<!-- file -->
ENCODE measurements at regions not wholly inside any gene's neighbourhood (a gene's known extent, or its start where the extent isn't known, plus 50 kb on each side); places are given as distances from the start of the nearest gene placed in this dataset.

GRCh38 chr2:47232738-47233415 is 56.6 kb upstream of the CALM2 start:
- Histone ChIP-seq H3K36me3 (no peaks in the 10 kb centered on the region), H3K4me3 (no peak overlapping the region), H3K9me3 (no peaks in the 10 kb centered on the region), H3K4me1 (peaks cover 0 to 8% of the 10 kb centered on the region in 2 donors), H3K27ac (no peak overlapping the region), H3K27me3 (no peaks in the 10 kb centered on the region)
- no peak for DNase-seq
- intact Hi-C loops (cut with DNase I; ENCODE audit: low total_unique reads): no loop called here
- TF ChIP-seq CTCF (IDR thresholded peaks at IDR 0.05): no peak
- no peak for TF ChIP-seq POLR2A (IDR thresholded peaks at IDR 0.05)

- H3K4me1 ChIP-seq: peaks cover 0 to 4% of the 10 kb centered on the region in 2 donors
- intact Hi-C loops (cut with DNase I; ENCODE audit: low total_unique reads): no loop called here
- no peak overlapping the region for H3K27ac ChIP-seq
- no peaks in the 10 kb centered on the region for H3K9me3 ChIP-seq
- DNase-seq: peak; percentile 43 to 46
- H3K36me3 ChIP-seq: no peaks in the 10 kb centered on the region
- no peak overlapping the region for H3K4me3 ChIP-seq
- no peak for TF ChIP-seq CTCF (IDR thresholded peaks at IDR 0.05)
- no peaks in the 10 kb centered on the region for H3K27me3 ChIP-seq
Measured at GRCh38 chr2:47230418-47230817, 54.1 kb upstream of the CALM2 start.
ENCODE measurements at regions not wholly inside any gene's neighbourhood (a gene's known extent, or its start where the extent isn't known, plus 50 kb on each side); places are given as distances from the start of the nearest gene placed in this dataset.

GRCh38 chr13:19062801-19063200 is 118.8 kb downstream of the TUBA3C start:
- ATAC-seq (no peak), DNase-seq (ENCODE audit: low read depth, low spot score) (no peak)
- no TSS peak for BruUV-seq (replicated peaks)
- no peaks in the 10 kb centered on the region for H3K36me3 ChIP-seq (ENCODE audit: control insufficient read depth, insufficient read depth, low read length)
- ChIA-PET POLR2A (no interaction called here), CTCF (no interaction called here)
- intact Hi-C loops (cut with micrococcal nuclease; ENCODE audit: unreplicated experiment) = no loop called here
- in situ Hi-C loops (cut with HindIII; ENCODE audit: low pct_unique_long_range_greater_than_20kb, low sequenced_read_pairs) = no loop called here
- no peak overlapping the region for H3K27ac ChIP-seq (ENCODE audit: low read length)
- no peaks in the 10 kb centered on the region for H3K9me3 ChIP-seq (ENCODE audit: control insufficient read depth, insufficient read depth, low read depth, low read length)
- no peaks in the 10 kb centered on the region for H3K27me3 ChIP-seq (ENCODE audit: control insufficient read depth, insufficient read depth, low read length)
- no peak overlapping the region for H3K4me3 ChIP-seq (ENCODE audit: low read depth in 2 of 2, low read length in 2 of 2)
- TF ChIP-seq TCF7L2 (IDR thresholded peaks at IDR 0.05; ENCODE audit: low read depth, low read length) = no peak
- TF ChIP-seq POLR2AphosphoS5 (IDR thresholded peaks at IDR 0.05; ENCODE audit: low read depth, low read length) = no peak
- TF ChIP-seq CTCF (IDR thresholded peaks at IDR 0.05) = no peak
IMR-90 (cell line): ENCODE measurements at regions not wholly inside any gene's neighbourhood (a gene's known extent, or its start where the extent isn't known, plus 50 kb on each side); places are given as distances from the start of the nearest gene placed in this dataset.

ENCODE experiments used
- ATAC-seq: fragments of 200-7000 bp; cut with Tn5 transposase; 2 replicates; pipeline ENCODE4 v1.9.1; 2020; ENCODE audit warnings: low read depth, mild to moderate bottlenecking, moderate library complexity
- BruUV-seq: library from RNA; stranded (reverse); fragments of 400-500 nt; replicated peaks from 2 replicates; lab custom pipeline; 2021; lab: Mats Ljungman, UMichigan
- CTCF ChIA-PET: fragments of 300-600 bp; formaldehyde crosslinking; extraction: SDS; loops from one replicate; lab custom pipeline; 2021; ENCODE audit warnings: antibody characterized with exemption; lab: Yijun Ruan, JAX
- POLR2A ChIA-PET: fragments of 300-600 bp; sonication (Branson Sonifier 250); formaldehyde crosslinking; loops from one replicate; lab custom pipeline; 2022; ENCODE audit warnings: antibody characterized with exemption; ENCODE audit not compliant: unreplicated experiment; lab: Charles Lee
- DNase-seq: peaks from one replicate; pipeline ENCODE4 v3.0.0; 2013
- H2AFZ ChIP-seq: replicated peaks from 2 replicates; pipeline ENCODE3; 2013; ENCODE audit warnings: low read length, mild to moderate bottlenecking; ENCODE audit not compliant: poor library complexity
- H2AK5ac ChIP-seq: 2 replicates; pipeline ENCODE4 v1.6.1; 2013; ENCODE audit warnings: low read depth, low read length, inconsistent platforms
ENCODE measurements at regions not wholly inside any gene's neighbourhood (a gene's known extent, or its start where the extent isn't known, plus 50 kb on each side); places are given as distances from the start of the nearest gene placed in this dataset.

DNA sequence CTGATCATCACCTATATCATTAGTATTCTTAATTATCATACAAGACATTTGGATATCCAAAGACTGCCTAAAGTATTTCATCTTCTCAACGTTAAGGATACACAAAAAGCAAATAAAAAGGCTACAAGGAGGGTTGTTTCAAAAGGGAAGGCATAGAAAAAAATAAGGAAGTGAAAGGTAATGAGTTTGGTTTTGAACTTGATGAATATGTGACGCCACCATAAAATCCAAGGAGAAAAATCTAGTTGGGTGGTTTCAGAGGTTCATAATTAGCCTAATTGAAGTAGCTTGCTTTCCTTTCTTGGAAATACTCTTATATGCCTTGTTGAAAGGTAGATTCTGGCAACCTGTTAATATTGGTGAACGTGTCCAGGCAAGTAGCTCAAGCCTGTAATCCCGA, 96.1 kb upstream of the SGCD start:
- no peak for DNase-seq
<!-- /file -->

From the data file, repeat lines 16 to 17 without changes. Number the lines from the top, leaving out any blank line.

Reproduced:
- no peaks in the 10 kb centered on the region for H3K27me3 ChIP-seq
Measured at GRCh38 chr2:47230418-47230817, 54.1 kb upstream of the CALM2 start.